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Last Updated : Aug 06, 2020 04:11 PM IST | Source: Moneycontrol.com

Coronavirus India | Mumbai home quarantine cases drop 28% as COVID-19 curve plateaus

BMC data has revealed that the number of COVID-19 patients under institutional quarantine has also gone down by 62 percent over the past month.

With Mumbai’s coronavirus curve gradually plateauing, the number of COVID-19 patients under home quarantine has declined 28 percent in the past month. At the same time, the number of COVID-19 patients under institutional quarantine has fallen by 62 percent.

As per data released by the Brihanmumbai Municipal Corporation (BMC) on July 4 – which is roughly a month ago – 2,46,870 people were under home quarantine. This figure decreased to 1,78,740 on August 4. The number of coronavirus patients quarantined at private institutions at that time was 12,374, which decreased drastically to 4,674, by August 4.

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As most COVID-19 cases being reported at the moment are coming from residential buildings, BMC is stressing on home quarantine. Because of the decreasing number of COVID-19 patients being sent to institutional quarantine, more than 90 percent COVID Care Centres (CCC) are lying vacant. Hindustan Times reported that the Mumbai civic body has, in fact, instructed ward officers to shut down vacant CCCs.

COVID-19 Vaccine

Frequently Asked Questions

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How does a vaccine work?

A vaccine works by mimicking a natural infection. A vaccine not only induces immune response to protect people from any future COVID-19 infection, but also helps quickly build herd immunity to put an end to the pandemic. Herd immunity occurs when a sufficient percentage of a population becomes immune to a disease, making the spread of disease from person to person unlikely. The good news is that SARS-CoV-2 virus has been fairly stable, which increases the viability of a vaccine.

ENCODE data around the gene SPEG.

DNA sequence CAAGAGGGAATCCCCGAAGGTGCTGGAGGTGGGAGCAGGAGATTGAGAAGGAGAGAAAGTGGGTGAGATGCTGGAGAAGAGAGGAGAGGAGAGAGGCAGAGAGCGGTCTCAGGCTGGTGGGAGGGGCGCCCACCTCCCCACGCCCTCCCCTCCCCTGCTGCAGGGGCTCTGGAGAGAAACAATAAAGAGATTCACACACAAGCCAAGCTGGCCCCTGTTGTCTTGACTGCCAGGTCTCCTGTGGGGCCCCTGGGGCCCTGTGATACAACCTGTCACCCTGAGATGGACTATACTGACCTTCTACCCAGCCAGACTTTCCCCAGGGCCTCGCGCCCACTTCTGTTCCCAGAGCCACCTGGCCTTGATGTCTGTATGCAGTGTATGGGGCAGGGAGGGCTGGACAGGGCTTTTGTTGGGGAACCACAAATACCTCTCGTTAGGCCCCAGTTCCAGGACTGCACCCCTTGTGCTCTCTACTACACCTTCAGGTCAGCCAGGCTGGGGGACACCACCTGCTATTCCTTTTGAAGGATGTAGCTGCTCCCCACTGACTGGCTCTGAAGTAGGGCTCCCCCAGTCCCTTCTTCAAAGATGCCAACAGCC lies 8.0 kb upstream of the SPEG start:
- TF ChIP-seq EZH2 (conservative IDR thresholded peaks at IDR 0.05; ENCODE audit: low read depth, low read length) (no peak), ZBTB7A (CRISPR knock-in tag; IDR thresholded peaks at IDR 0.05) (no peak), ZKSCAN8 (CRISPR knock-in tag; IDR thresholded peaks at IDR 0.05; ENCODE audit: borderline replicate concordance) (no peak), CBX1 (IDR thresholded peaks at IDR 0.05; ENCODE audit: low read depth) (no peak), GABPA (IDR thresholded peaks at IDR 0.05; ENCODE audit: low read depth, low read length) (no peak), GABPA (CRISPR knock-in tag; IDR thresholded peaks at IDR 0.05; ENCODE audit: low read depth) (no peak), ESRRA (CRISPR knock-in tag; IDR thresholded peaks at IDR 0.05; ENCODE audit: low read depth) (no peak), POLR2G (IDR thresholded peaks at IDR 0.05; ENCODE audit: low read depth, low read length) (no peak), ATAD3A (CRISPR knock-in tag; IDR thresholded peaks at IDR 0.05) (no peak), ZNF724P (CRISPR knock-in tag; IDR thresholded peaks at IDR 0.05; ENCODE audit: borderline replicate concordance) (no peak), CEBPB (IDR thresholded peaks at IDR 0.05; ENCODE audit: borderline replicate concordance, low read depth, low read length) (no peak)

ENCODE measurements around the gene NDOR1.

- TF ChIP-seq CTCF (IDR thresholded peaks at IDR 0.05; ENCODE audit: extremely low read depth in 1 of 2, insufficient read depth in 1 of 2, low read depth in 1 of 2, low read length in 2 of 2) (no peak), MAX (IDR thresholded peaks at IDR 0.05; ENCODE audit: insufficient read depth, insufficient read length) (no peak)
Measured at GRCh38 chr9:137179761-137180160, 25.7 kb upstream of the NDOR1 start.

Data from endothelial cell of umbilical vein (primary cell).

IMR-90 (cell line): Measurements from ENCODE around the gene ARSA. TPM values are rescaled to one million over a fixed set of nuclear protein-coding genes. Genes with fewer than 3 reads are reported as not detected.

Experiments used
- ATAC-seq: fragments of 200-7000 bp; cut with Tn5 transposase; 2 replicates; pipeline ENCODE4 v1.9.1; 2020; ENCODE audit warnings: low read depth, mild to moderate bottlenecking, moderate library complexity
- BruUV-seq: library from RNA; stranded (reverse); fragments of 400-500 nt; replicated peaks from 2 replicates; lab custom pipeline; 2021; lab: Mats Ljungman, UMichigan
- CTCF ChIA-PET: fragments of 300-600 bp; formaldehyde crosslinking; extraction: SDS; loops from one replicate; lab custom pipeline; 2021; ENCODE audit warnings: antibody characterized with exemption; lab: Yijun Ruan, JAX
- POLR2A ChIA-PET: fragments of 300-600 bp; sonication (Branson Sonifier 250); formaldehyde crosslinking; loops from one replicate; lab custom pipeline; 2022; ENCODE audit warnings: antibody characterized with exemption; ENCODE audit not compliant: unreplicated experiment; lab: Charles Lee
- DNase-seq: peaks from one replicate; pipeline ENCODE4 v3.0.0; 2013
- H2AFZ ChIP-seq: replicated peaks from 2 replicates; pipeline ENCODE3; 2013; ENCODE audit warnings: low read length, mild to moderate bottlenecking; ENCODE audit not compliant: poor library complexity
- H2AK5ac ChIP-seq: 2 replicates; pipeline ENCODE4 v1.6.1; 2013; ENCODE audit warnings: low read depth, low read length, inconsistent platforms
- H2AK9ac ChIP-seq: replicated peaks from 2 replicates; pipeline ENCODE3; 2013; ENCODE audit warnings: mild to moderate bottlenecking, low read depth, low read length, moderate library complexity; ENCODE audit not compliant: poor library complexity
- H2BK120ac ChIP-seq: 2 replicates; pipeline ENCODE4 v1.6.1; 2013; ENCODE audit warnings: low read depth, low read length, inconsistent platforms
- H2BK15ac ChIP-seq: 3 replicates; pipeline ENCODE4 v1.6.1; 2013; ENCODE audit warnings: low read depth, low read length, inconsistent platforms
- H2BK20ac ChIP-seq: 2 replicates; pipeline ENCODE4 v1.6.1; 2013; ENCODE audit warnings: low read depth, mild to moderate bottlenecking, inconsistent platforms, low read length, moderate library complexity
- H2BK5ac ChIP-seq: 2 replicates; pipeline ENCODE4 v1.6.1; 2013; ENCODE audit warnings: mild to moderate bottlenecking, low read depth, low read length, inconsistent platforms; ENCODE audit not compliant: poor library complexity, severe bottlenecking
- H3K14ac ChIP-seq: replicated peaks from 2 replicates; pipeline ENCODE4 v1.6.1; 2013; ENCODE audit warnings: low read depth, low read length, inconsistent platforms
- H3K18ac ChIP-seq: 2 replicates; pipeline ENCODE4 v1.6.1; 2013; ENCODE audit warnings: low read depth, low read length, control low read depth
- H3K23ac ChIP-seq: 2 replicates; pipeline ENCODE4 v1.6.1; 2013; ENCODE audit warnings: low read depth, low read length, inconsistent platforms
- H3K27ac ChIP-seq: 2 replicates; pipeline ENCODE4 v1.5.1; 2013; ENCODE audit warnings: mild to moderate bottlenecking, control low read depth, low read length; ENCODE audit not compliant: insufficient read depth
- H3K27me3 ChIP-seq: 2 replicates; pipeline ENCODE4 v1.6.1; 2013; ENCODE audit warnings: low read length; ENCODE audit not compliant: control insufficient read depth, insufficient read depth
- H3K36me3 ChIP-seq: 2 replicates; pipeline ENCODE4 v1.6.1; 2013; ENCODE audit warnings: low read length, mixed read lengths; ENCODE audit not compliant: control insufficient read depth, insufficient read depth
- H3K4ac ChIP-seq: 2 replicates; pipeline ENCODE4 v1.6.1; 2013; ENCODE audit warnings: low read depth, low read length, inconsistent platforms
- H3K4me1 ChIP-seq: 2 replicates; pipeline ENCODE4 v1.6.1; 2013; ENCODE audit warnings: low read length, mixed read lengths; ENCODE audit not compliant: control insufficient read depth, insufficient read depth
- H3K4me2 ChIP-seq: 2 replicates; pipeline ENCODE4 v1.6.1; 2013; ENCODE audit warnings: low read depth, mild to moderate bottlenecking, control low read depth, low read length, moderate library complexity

How many types of vaccines are there?

There are broadly four types of vaccine — one, a vaccine based on the whole virus (this could be either inactivated, or an attenuated [weakened] virus vaccine); two, a non-replicating viral vector vaccine that uses a benign virus as vector that carries the antigen of SARS-CoV; three, nucleic-acid vaccines that have genetic material like DNA and RNA of antigens like spike protein given to a person, helping human cells decode genetic material and produce the vaccine; and four, protein subunit vaccine wherein the recombinant proteins of SARS-COV-2 along with an adjuvant (booster) is given as a vaccine.

What does it take to develop a vaccine of this kind?

Vaccine development is a long, complex process. Unlike drugs that are given to people with a diseased, vaccines are given to healthy people and also vulnerable sections such as children, pregnant women and the elderly. So rigorous tests are compulsory. History says that the fastest time it took to develop a vaccine is five years, but it usually takes double or sometimes triple that time.

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Commenting on this, Suresh Kakani, Additional Commissioner, BMC, said: “Earlier, we were getting infected cases from slums and had to isolate them at other places. We had rented out hundreds of vacant places to keep them under institutional quarantine. But now, with the recovery in slums, the load on CCCs has decreased.”

Mumbai saw nearly 60 percent of CCC-1 and CCC-2 beds occupied by asymptomatic and mildly symptomatic COVID-19 patients and high-risk contacts till June. At present, 92 percent of these beds are lying vacant. The same pattern has been noted in CCC facilities as well. Of the 72,656 beds in CCC facilities, only 6,065 beds are occupied at the moment.

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First Published on Aug 6, 2020 04:11 pm